Priti Sandarbha 5.10(a) : Jaḍa Bharata Establishes the Paramārtha

I split this recording in two as I noticed a few need editorial changes that needed to be made. I will include them

5.10 Jaḍa Bharata Establishes the Paramārtha

tad evaṁ pūrva-pakṣān niṣidhya uttara-pakṣaṁ sthāpayitum upakrāntam ekena—

In this way after refuting all the opposing views, Jaḍa Bharata prepares to establish the conclusive view with the following verse:

tasmāt śreyāṁsy aśeṣāṇi nṛpaitāni na saṁśayaḥ |
paramārthas tu bhūpāla saṅkṣepāc chrūyatāṁ mama || [vi.pu. 2.14.28] iti |

There is undoubtedly no end to all these auspicious things [but they are not the ultimate goal]. Now hear from me in brief what is the ultimate goal, O King. (VP 2.14.28)

śreyāṁsi paramārtha-sādhanāni | paramārtha-nirdeśas trayeṇoktaḥ—

"These auspicious things" (śreyāṁsi) means those processes that lead to the ultimate goal. He gives an indication of the ultimate goal in the following three verses::

eko vyāpī samaḥ śuddho nirguṇaḥ prakṛteḥ paraḥ |
janma-vṛddhy-ādi-rahita ātmā sarva-gato’vyayaḥ ||
para-jñānamayo’sadbhir nāma-jāty-ādibhir vibhuḥ |
na yogavān na yukto’bhūn naiva pārthiva yokṣyati ||
tasyātma-para-deheṣu sato’py ekamayaṁ hi yat |
vijñānaṁ paramārtho’sau dvaitino’tathya-darśinaḥ || [vi.pu. 2.14.29-31] iti |

That which is one, all pervading, equanimous, pure, free of the guṇas, beyond the material nature, free of birth, growth and so on, the Self, omnipresent, is imperishable, full of supreme consciousness, opulent, does not have nor ever had a false name, class, and so on, nor will it ever have them in the future. O King, realization of the unicity of that Self, though it exists in one's own body as well as in those of others, is the supreme goal. Dualists do not have a proper understanding of this. (VP 2.14.29-31)

ekaḥ, na tu jīvā ivāneke | jvālā-visphūliṅgeṣv agnir iva sva-śaktiṣu sva-kāryeṣu sarveṣu vyāpnotīti vyāpī | sarva-gata ity anena jīva iva nākhaṇḍe dehe prabhāvenaiva vyāpīti jñāpitam | jīva-jñānād api paraṁ yaj jñānaṁ tan-mayaḥ, tat-prakāśa-pradhānaḥ | asadbhir iti viśeṣaṇāt bhagavad-rūpe prakāśye’pi sadbhiḥ svarūpa-siddhair eva nāmādibhir yogavān bhavatīti vijñāpitam |

"One" (ekaḥ) means [He is] not a multiplicity like the living entities. Just like the fire in the sparks of the flame, He pervades all His potencies as well as His creations and thus He is pervading (vyāpī). "Omnipresent" (sarva-gataḥ, lit. "gone everywhere") means that unlike a jīva he does not pervade the complete body merely by His influence [being situated in one place, as in the previously given example of haricandana]. "Full of supreme knowledge" (para-jñānamayaḥ) means His knowledge is superior even to that of a jīva. He is predominated by its light. By the adjective "false" (asadbhiḥ) it is informed that even when Bhagavān’s true form becomes manifest He has a name, etc., which are true and part of His own nature.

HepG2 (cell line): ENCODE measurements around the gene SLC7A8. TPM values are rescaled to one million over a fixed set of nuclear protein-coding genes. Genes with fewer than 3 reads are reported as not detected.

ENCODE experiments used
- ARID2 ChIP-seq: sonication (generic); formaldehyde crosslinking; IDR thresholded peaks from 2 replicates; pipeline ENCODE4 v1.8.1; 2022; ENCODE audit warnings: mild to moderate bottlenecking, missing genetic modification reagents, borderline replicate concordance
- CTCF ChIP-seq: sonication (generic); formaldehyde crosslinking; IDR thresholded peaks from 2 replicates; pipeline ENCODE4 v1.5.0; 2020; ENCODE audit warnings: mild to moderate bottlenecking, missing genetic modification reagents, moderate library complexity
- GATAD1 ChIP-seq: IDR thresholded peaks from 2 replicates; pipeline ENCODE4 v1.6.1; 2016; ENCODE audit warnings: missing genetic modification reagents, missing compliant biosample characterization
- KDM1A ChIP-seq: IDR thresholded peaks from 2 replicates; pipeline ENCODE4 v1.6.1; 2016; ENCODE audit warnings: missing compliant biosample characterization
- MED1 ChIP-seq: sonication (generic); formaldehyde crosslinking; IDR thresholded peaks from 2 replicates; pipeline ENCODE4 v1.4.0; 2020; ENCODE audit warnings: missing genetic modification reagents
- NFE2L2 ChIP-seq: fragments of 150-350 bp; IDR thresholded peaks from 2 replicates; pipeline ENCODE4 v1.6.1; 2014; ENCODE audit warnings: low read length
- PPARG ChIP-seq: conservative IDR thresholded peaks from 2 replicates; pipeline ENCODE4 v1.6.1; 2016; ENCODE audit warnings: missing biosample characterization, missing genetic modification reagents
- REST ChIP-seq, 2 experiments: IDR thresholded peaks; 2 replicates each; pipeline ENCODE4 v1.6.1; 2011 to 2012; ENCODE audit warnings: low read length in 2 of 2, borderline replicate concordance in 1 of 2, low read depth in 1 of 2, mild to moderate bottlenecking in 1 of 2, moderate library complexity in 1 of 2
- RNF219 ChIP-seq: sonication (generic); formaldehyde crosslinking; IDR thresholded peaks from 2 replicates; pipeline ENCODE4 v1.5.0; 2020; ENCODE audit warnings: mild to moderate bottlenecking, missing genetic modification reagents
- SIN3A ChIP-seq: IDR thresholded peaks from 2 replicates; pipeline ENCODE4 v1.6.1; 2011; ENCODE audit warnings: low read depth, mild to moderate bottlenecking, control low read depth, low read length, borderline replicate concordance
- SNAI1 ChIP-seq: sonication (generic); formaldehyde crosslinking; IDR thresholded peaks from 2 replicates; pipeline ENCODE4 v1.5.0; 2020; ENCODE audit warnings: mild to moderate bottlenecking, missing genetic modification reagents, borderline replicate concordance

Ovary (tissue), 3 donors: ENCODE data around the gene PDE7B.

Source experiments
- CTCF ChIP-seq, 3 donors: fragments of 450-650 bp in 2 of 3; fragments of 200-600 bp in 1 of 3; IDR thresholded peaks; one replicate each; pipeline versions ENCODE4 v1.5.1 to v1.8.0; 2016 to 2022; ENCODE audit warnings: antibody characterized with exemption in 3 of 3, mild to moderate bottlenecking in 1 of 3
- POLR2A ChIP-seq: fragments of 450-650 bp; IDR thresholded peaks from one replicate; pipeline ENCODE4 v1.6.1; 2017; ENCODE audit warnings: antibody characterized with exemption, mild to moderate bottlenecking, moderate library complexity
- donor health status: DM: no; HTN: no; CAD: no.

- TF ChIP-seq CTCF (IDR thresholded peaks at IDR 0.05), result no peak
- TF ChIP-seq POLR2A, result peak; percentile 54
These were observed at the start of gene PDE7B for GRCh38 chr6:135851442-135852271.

After considering these various possibilities of puruṣārtha, Jaḍa Bharata speaks about the supreme puruṣārtha. The abovementioned options are good but cannot be the ultimate puruṣārtha. The ultimate puruṣārtha is that reality which exists in all and yet is one; It is not many like the jīvas. It pervades the whole creation, which is a manifestation of Its potency. Pervasion does not mean that It exists in one place only and spreads Its influence like the light of a bulb. It exists everywhere, sarvagataḥ. The name, form and qualities of The Absolute are not asat or material. They are part of His svarūpa. This was discussed in Bhagavat Sandarbha. He exists in all as the Paramātmā yet He is one. To experience Him is the puruṣārtha. The reason for this is that such an experience is eternal, it is the recommended goal of life, and this experience contains all other experiences such as experience of the self, union of self with Brahman. In Tattva, Bhagavat and Paramātma Sandarbhas it has been explained that the one Tattva manifests as Brahman, Paramātmā and Bhagavān. Brahman is the unqualified aspect of Bhagavān. Experience of Bhagavān contains the experience of Brahman. Thus experience of Bhagavān is the ultimate goal, puruṣārtha. Of the various forms of Bhagavān, Kṛṣṇa is the Svayaṁ Bhagavān. Thus experiencing Him is the real puruṣārtha. He is the Advaya Tattva proclaimed in Śruti statements such as ekam eva advitīyam.

The oneness of this reality is spoken by Jaḍa Bharata. The air is one, but when it flows into the different holes of a flute, it gives rise to the different notes of the scale, which are seven in number beginning with ṣaḍaja. Similarly the Absolute Reality is one but manifests in many ways. His jīva potency also manifests in a variety of ways by the influence of past karma.


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